|An eyesore in the night|
All the photos(unless otherwise specified) were taken with my brand new Rokinon(rebranded Samyang) 35mm f/1.4 on my Canon 5D. You will be hearing more about it in the future, no doubt. The subject matter does this lens no justice, but since this is camera and garden, I figured I would let you know.
Here are some shots of the trees along the southeast side of the house. Southeast, because that's the warmest side of the house, shielded from the North wind and first to catch the sun's rays in the morning.
|There's a Kiki in a pot!|
|They look so scraggly from this direction.|
|This is what happens when you don't mow the Bermuda.|
|The skeleton of the beast|
As you can see in the pictures, the frame is made of pvc pipe, fitted together with normal pipe junctions. The roof has a slant to it to funnel off the water when it rains. Without the slope, water pools on the top. Last year my second greenhouse attempt was crushed by the weight of pooling water, my first attempt was toppled by the wind. Third time was the charm.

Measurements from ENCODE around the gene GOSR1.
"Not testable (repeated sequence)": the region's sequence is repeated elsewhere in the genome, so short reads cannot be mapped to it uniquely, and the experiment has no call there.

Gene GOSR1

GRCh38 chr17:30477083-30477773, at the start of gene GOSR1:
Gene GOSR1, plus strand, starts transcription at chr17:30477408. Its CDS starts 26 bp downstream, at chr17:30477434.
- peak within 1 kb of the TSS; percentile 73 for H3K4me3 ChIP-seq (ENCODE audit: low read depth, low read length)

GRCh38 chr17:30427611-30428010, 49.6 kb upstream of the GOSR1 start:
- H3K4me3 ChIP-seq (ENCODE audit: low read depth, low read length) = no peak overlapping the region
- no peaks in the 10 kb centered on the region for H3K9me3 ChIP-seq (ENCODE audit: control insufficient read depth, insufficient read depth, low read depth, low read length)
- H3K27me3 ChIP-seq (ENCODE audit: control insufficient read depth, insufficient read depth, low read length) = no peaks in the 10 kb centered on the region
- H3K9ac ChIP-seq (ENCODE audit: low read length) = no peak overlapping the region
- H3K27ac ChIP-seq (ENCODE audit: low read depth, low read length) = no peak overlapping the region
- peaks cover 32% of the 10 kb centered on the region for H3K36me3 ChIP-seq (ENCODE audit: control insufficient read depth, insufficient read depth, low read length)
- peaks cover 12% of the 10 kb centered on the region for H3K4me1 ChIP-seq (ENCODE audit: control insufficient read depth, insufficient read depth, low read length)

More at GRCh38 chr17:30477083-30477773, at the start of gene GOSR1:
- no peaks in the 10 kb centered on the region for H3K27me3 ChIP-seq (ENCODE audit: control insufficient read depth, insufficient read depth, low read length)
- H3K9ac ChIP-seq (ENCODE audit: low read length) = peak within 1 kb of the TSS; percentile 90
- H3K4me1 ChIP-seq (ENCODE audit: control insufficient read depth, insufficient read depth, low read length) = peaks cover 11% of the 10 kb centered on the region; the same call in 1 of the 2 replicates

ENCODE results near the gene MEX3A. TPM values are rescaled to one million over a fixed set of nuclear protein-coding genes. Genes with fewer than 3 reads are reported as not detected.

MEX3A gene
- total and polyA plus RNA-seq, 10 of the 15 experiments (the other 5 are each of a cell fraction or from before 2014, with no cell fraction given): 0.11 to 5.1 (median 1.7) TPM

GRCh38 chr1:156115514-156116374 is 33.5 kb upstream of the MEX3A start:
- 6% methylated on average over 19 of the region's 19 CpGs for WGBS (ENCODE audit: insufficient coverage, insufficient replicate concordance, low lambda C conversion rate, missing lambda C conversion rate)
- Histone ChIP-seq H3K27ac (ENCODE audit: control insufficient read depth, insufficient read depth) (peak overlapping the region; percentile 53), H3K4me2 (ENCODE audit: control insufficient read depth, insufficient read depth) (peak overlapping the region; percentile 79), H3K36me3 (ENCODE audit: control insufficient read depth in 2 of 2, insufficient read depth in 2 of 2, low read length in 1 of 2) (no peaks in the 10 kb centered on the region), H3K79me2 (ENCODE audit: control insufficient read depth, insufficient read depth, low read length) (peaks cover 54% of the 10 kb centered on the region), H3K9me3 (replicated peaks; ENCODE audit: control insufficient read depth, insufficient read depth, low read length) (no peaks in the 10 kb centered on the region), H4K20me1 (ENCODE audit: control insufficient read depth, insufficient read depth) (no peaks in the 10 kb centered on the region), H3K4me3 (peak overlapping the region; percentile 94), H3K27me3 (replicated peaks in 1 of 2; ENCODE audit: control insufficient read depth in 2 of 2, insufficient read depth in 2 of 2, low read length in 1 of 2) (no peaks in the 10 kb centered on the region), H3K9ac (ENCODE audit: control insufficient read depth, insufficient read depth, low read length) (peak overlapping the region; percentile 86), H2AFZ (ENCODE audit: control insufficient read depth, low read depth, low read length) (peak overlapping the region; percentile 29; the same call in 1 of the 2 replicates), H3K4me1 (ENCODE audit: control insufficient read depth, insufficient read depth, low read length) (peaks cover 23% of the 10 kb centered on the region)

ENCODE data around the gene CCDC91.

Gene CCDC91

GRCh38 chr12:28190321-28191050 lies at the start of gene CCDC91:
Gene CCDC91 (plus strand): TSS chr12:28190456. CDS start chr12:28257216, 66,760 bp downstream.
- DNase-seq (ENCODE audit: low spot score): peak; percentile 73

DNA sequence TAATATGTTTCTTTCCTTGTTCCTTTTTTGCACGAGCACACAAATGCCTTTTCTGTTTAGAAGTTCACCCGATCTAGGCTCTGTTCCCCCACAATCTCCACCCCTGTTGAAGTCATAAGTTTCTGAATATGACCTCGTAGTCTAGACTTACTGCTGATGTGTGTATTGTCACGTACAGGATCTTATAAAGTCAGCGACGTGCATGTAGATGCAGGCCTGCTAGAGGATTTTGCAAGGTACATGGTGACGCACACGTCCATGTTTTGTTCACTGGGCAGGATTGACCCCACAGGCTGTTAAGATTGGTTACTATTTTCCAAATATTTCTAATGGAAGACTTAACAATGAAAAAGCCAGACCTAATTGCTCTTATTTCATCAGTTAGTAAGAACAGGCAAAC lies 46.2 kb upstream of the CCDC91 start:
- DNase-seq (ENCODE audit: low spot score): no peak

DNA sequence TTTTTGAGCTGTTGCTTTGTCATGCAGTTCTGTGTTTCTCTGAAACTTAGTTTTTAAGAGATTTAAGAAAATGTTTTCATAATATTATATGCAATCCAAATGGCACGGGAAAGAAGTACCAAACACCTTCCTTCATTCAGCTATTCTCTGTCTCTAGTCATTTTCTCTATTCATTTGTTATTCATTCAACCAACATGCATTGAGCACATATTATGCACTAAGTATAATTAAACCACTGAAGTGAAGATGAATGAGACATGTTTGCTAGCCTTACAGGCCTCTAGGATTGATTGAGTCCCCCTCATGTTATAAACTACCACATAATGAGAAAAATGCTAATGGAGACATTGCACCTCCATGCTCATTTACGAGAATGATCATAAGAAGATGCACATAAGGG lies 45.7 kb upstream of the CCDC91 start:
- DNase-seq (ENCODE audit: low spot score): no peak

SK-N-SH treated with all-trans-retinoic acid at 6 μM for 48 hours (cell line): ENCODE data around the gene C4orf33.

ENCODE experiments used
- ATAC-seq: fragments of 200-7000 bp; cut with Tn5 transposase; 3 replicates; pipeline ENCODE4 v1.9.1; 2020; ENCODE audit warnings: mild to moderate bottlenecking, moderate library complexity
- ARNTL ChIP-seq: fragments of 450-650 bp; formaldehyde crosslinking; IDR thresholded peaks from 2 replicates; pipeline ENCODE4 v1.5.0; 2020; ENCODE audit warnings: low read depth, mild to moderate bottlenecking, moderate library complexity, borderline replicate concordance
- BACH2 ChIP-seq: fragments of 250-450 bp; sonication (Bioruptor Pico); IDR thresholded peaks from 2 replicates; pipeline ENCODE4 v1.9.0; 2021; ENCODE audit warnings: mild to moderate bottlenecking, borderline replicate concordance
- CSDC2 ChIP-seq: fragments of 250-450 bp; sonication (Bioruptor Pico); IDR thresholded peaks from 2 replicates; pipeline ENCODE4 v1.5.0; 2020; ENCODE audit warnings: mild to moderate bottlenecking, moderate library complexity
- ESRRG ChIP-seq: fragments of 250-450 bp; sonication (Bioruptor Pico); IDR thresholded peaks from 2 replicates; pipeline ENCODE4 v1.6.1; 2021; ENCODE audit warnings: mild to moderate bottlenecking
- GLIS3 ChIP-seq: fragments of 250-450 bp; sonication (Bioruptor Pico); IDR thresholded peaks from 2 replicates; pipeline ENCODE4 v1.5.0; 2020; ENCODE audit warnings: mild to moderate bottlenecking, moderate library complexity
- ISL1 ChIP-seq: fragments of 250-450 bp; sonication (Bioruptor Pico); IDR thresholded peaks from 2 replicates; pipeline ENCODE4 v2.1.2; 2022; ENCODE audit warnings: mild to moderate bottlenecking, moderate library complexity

|Check out the slanty roof.|
|Asian Beetle Close up.|
I have about 2000 incandescent Christmas lights inside to generate heat. Don't do LEDs. They don't generate much heat. You will feel dumb.
Everyone is all warm and cozy inside.
They got their own blankets. I couldn't extend the greenhouse any further without obstructing the gas meter. Figured the gas company wouldn't be too happy about that.
This guy got a blanket too. He's a satsuma, so he should do okay like this. Satsumas are about as cold hardy as they come while still tasting good.
So everyone's ready for the freeze. So far, it looks like the greenhouse is managing to stay about 6 degrees Fahrenheit warmer inside than outside at night. That means it can get down to about 26 outside before it hits the freezing mark inside. The citrus trees can take a light freeze, so everything should be fine.